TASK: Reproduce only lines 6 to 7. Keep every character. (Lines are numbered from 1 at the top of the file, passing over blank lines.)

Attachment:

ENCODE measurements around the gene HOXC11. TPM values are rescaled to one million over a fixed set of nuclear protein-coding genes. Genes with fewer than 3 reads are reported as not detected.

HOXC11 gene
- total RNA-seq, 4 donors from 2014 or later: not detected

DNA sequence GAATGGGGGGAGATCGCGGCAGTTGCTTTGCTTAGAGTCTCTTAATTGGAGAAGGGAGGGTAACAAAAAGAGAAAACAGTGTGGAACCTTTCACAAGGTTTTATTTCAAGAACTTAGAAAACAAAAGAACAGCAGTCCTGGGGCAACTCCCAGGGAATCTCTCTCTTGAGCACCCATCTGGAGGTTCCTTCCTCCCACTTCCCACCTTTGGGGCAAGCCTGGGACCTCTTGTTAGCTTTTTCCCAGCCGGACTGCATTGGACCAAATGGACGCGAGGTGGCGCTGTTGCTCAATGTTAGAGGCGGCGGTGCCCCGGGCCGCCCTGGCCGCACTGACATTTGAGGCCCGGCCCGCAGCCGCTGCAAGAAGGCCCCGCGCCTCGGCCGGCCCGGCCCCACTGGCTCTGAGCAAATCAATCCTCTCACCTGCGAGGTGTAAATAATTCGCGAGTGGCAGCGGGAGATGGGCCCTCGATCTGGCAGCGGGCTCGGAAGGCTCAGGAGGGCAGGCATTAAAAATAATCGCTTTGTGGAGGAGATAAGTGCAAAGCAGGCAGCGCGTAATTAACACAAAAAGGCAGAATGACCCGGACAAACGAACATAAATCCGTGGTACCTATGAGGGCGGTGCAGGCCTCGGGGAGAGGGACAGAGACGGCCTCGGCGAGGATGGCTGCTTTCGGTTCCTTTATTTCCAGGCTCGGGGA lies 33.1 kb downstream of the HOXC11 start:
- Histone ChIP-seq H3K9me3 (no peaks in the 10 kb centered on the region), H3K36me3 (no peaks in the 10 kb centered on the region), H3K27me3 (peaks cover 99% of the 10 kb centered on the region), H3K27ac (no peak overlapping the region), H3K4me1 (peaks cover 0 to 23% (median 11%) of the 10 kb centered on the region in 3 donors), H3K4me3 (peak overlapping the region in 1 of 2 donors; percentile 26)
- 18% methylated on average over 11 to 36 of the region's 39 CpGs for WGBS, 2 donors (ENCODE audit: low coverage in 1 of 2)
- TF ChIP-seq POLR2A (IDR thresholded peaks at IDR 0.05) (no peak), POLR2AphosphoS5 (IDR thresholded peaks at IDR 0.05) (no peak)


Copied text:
- 18% methylated on average over 11 to 36 of the region's 39 CpGs for WGBS, 2 donors (ENCODE audit: low coverage in 1 of 2)
- TF ChIP-seq POLR2A (IDR thresholded peaks at IDR 0.05) (no peak), POLR2AphosphoS5 (IDR thresholded peaks at IDR 0.05) (no peak)